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Come to Your Senses with 3D Printing

Senses are the primary means that humans use to gain new knowledge. Sight, hearing, touch, smell and taste work together to give us a full picture of our experiences. Indeed, we rarely gain any knowledge using one sense alone. Figure 1 reveals that 75% of learning is achieved through sight, while the next most important senses are hearing and touch.

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In most classrooms today, teachers emphasize learning through sight and hearing; sight through visual representation on the board or with a video, and hearing through discussing a topic in class. This teaching method works great in all areas except science, technology, engineering and mathematics (STEM). Indeed, STEM fields require the presence of physical models to maximize the learning experience through the added sense of touch.

There is a variety of physical models currently available to students in STEM, through science laboratory, engineering machine shops and museums, as well mini science kits. But what about schools with limited budgets that cannot afford field trips to the museum or the maintenance of a science laboratory? What if students could build the physical models themselves and understand by ‘doing’?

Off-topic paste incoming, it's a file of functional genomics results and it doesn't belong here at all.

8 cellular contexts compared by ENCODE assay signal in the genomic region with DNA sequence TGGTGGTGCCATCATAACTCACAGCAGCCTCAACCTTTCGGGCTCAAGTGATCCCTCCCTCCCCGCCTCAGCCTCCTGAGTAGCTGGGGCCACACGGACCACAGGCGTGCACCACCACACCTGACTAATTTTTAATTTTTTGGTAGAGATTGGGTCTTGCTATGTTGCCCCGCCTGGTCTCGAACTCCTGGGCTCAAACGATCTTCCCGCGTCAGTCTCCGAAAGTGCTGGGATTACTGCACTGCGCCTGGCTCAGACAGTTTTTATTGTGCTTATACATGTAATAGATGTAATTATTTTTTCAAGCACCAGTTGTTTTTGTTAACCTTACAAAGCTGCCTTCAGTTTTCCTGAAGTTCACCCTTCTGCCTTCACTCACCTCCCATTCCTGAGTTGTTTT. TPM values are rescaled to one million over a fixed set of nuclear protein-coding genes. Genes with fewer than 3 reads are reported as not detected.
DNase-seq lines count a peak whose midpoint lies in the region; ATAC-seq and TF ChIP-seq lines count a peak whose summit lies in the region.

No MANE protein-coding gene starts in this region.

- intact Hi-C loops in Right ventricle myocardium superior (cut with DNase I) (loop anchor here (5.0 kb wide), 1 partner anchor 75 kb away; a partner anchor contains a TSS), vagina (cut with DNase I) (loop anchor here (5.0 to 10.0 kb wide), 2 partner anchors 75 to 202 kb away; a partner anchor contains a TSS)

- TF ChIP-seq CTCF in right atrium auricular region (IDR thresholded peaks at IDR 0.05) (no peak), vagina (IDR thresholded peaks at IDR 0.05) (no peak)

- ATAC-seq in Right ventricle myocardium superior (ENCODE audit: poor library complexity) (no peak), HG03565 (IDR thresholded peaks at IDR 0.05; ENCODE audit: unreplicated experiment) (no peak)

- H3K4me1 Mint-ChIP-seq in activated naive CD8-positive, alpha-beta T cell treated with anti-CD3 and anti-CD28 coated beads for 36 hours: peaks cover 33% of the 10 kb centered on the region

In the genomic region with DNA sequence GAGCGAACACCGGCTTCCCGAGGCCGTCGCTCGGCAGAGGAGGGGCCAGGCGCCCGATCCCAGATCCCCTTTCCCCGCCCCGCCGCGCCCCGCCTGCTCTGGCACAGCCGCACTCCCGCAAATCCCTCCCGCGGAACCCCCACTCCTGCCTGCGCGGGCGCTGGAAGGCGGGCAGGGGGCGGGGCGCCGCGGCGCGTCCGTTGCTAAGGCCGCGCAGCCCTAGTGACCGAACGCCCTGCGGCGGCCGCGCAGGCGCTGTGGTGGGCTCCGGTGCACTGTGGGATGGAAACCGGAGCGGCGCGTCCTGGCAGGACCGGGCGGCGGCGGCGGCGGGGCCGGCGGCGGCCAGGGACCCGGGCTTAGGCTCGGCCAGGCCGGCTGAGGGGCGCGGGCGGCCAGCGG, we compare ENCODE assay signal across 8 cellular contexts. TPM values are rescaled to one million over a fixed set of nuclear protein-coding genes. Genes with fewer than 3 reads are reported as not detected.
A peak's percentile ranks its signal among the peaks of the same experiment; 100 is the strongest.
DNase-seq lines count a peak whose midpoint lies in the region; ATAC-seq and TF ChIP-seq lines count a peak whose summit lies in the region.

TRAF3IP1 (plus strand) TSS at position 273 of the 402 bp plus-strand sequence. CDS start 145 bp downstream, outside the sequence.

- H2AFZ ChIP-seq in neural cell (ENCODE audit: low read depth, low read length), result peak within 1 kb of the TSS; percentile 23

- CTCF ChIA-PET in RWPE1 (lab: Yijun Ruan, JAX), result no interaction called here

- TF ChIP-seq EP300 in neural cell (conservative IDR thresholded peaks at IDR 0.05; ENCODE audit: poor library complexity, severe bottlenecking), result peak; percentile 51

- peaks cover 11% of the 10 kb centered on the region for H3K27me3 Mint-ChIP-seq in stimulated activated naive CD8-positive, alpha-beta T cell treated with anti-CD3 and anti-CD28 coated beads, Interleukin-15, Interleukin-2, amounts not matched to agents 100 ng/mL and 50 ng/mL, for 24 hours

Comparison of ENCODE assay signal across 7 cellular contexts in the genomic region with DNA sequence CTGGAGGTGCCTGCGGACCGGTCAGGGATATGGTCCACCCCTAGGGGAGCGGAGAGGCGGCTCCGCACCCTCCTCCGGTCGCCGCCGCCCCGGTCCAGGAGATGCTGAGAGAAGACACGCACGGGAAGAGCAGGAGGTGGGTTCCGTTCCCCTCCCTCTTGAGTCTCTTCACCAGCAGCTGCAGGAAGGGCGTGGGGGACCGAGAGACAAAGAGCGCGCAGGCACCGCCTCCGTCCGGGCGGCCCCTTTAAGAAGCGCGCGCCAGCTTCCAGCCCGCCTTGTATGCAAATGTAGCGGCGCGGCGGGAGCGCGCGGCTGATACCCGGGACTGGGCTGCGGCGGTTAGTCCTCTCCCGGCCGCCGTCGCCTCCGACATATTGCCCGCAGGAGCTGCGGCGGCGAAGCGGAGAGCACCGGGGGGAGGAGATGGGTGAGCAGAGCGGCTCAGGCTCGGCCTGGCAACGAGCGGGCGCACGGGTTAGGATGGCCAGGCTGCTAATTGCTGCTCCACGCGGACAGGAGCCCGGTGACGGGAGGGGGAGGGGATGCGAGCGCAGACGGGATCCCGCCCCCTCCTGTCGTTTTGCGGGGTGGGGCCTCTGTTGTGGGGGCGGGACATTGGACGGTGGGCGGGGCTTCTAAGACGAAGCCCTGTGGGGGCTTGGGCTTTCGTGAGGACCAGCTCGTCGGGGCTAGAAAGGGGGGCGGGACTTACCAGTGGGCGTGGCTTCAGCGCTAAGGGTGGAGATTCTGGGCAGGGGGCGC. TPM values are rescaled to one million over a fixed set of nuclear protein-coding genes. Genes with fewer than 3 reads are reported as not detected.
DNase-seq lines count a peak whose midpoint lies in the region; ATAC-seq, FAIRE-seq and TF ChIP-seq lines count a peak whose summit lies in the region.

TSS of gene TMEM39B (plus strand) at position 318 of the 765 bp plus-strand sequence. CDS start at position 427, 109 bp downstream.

3D printers are the easy and relatively cheap solution to bring physical models to the STEM classroom. NVBOTS takes on this challenge by building a database of 3D printable objects and lesson plans to be incorporated in high school STEM curricula. For the past eight weeks, the design interns at NVBOTS have been designing physical models to fulfill learning objectives in the various areas of STEM, such as physical sciences, planetary and earth sciences, engineering and life sciences.

To me, the importance of 3D printed models became a lot more evident in the past two weeks, while designing for life sciences. Biology is the area of STEM that I find the least intuitive. It was inspiring to see and touch 3D printed models of concepts I found very challenging in high school, such as the full mechanism of DNA replication.

In my team, we designed a 3D model to illustrate the life cycle of a virus. The said model is displayed in pictures below:

1. Virus

a) Virus (red) and Virus Capsule (Purple). b)View of the viral DNA inside the virus capsule







2. Cell

Cell (pink) and Antigen (purple): View of how the antigen is inserted into the cell








We offer Lesson Plans to go along with our printable models, including the Virus Life Cycle of the one shown above.